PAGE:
MARY DILLON: What we expect to get is more people coming to our restaurants, more people watching the Olympics and associating the great, you know, spirit of the Olympics with our brand. And, you know, when you're a global brand like McDonald's, that's a good thing, to continue to build connections with things that are important to people. It's as simple as that.
BERKES: But the connections are neither natural nor benign to people who see an inherent mismatch with McDonald's and the Olympics. Gary Bennett is an obesity researcher at Duke University.
GARY BENNETT: It's, you know, it's just part of a broader marketing effort that I think is designed to try to use some of the healthiest and most active, the most fit among us to try to convince us that the fast food industry's products are perhaps more beneficial than I think they are.
BERKES: Unidentified Man #1: So now you don't have to be an Olympic athlete to eat like one.
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BENNETT: And I'm concerned about the potential, particularly for children, to believe that they too can be an Olympian by having a Happy Meal. And I think it's unlikely to be the case.
BERKES: Unidentified Man #2: All right ready, set, go. Okay, go, here we go. All right, and there goes a strawberry. That's the...
BERKES: That's Ronald McDonald at the main press center of McDonald's doing a play by play for a smoothie contest. Gymnastics gold medallist Sean Johnson is paired with kids who won McDonald's trips to the Olympics. The contest is a publicity stunt for the new product, which was introduced at the Olympics to suggest a broader menu with healthy choices. Marketing chief Mary Dillon.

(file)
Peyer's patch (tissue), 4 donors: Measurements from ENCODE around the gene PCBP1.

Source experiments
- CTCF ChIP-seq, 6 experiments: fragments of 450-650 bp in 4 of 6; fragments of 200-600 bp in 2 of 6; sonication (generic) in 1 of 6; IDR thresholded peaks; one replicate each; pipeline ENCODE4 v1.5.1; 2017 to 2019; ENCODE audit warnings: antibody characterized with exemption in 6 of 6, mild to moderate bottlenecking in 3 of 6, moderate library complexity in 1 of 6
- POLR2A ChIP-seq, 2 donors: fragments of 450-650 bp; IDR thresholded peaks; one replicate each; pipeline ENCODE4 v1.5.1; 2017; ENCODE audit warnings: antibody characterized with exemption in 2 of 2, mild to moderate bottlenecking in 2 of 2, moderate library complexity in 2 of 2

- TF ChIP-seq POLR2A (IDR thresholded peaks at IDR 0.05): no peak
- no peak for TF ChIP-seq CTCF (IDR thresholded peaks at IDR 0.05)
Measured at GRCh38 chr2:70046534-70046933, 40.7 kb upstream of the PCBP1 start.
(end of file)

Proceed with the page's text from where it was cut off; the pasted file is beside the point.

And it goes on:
DILLON: The Olympic athletes are excellent example of how people can enjoy their favorite McDonald's foods as part of an active, balanced lifestyle.
BERKES: But not all athletes are ready for their morning McMuffin. Snarky snowboarder Hannah Teter snapped this McDonald's reference in response to a question about training.
HANNAH TETER: They have McDonald's at the athlete village? So I'll hit that up every morning? Not.
BERKES: But others couldn't be happier to have McDonald's in the village and in the Olympics. Jennifer Rodriguez is an American speed skater.
JENNIFER RODRIGUEZ: The first thing you eat after your event is you go in and get that hamburger or cheeseburger. It's like everybody treats themselves to McDonald's. And I think every athlete pretty much appreciates McDonald's being there.
BERKES: American athletes are especially tolerant of and grateful for corporate sponsorships. The United States is the only major competing nation without government funding for Olympic athletes and sports. It's all corporate. And that's okay with Chad Hedrick, a speed skater, who was with his infant daughter at P&G's Pampers Village when she took her first steps.
CHAD HEDRICK: Without corporate sponsors like this, these athletes struggle, and in return, it would be very hard to compete against these other nations in the world. So all these corporate sponsors are key for us to go out and perform the way that we do, and we're very grateful.
BERKES: Howard Berkes, NPR News, Vancouver.